It’s hard to believe that this marks the start of the third year of French Fridays with Dorie. When I joined the group, that inaugural week, I had no idea what I was stepping into. I had been blogging for almost a year at that point. The people who read my posts were family, friends, and maybe some friends of family and friends. If anyone else was reading, they weren’t commenting, so I have no idea if they were out there, though I doubt it.
In October of 2010, I wrote my first post that was part of a collective effort. That first post was about gougeres. I was more than a little self-conscious, not knowing whether any of the other people in the group would read my posts, or even think they were worthwhile to read. I felt equally self-conscious leaving comments for these total strangers, even though we had the shared experience of making the same recipe.
Over the weeks, then months, now years, I got to know this geographically scattered group of home cooks. I feel a connection to these people though we’ve never met face-to-face. I enjoy the feeling of knowing there are other obsessive home cooks out there like me, who share the same passion of cooking and feeding family and friends, and for knowing some of these people. I like seeing what other kitchen ventures they take outside of the shared Friday recipe. I like being part of this community, even if it only exists in cyberspace.
And so, year three begins with hummus.
I’ve made my own hummus for years, usually using the recipe my mother gave me when I was in college. (Admittedly, in the past couple years, I’ve discovered Sabra hummus. I love the texture of theirs and haven’t made my own in a while, buying large tubs of it as Costco.)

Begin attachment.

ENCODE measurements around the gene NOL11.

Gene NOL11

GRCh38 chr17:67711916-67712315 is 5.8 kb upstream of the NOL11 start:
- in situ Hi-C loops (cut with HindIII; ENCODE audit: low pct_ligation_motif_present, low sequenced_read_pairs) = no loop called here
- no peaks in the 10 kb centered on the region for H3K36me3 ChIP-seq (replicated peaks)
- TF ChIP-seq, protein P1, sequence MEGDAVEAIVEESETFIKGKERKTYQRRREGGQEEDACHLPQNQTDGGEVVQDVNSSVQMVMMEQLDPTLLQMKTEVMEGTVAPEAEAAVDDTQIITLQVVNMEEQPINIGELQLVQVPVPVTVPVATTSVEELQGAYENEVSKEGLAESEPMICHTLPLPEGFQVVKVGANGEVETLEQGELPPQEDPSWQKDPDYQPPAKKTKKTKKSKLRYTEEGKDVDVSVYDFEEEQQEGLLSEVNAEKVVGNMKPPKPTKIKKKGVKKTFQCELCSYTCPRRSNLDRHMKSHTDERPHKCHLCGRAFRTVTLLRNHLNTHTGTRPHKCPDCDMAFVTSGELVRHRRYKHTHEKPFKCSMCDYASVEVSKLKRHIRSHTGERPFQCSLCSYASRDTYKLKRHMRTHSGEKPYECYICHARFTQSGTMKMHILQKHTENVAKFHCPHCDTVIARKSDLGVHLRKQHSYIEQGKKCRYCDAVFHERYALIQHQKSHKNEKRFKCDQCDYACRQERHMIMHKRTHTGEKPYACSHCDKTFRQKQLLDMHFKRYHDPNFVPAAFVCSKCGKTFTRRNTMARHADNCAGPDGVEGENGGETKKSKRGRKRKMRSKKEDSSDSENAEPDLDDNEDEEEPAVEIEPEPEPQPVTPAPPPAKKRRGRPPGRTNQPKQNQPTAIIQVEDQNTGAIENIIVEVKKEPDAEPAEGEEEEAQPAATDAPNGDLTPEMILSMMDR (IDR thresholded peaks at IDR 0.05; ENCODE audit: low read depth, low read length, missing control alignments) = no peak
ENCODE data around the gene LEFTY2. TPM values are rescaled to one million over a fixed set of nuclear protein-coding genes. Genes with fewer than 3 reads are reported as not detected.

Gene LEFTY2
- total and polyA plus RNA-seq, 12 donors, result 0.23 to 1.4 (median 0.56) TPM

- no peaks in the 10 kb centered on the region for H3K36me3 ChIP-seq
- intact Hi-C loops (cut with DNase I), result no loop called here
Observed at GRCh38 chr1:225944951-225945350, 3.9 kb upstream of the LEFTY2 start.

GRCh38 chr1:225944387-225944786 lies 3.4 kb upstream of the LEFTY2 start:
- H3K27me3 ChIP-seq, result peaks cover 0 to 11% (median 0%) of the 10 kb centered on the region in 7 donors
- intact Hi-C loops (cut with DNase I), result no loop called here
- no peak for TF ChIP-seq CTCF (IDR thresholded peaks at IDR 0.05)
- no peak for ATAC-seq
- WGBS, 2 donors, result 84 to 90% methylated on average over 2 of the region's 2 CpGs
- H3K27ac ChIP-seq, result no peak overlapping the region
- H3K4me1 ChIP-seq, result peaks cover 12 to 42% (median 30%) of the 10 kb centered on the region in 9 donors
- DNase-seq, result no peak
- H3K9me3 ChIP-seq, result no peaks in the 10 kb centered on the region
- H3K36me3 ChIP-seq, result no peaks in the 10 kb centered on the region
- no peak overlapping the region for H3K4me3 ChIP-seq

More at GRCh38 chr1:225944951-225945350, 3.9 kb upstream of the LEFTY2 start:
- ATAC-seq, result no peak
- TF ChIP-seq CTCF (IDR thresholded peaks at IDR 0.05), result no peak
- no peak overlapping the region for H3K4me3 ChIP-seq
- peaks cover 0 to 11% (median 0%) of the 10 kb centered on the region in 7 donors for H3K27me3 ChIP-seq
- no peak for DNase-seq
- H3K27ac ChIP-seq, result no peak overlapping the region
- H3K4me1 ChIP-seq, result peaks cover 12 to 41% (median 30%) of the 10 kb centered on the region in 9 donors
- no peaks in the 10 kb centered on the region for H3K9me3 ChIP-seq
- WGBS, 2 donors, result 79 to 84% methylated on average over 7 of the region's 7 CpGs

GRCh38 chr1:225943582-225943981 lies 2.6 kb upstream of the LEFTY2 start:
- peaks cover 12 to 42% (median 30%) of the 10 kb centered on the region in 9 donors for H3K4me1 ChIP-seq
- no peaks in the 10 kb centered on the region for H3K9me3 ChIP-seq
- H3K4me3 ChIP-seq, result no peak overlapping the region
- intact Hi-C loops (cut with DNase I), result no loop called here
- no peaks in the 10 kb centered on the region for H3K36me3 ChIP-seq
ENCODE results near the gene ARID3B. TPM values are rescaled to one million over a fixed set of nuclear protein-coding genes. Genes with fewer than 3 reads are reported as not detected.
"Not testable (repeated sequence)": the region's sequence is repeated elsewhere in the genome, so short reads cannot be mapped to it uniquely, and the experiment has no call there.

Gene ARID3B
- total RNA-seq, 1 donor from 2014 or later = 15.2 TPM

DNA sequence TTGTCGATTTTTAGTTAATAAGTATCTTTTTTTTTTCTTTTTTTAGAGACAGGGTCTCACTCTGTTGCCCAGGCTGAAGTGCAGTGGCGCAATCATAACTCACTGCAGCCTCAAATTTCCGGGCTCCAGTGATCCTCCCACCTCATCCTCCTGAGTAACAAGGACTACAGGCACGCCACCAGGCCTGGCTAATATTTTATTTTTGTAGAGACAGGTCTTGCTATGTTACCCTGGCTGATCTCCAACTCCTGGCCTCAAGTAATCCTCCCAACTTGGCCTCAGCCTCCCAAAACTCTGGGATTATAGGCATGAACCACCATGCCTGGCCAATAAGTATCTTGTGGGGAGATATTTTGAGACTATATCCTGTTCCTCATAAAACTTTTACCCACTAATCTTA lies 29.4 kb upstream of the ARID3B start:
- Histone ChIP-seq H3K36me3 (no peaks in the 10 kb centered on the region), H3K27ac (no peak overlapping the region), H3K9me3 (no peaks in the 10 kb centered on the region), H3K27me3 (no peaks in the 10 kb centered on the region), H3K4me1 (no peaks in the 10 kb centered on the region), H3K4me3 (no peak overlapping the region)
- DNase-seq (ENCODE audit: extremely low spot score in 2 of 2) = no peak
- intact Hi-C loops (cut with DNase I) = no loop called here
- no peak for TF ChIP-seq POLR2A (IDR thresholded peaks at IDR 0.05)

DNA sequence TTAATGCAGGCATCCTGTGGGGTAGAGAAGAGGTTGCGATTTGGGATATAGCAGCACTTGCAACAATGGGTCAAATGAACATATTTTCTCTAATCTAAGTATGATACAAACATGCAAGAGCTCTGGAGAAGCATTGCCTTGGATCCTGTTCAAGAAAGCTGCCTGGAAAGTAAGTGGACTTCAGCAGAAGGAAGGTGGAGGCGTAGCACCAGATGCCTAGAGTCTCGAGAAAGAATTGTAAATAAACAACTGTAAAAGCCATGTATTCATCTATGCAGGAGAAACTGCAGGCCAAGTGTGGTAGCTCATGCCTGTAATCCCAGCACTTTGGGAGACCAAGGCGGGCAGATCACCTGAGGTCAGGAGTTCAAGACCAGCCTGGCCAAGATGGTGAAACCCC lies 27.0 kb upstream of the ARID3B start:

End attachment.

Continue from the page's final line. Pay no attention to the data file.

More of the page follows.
Dorie’s recipe is very basic. The ingredients (all pantry staples for me) are pureed in the food processor, and there you have it. The main difference between this recipe and what I’ve made before is the absence of olive oil. Dorie’s recipe used only the reserved liquid from the canned chickpeas and lemon juice to thin the chickpea and tahini paste. Hummus sans olive oil tasted fine, so some calories can definitely be saved. I enjoyed the ground cumin that spices up this version of hummus.
To serve, I mimicked the Sabra hummus I mentioned before. I poured some extra virgin olive oil on top and sprinkled the bowl with pine nuts and a little smoked paprika for color. I served with another favorite new product (no, I’m not in marketing): Stacy’s pita crisps. I’m already a fan of Stacy’s pita chips, but these are thinner and I prefer their texture.
There’s not much else to say. This is an easy appetizer, obviously. I also enjoy hummus on a sandwich with finely grated carrots or other vegetables. This makes a big batch, so there’s enough left over to make sandwiches for lunch.
As always, we don’t post the recipes for what we make for this group. You can find the recipe in Dorie Greenspan’s book Around My French Table. You can also see how the other FFwD bloggers’ hummus came out by following their links posted here.
Wishing all my French Friday friends a Happy Anniversary! Here’s to cooking along with in the year(s) ahead! Cheers! XOX